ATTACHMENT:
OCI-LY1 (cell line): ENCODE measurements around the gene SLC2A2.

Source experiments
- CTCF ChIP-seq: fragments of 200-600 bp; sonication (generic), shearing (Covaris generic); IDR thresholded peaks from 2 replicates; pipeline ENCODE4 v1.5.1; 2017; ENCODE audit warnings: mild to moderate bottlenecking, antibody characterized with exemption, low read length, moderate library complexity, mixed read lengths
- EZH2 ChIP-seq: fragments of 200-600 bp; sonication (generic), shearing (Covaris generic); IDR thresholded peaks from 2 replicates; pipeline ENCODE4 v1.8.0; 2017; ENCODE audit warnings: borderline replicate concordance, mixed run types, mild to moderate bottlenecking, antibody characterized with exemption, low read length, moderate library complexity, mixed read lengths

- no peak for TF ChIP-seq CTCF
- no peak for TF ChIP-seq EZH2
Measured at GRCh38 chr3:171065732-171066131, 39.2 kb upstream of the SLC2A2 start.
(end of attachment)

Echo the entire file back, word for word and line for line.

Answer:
OCI-LY1 (cell line): ENCODE measurements around the gene SLC2A2.

Source experiments
- CTCF ChIP-seq: fragments of 200-600 bp; sonication (generic), shearing (Covaris generic); IDR thresholded peaks from 2 replicates; pipeline ENCODE4 v1.5.1; 2017; ENCODE audit warnings: mild to moderate bottlenecking, antibody characterized with exemption, low read length, moderate library complexity, mixed read lengths
- EZH2 ChIP-seq: fragments of 200-600 bp; sonication (generic), shearing (Covaris generic); IDR thresholded peaks from 2 replicates; pipeline ENCODE4 v1.8.0; 2017; ENCODE audit warnings: borderline replicate concordance, mixed run types, mild to moderate bottlenecking, antibody characterized with exemption, low read length, moderate library complexity, mixed read lengths

- no peak for TF ChIP-seq CTCF
- no peak for TF ChIP-seq EZH2
Measured at GRCh38 chr3:171065732-171066131, 39.2 kb upstream of the SLC2A2 start.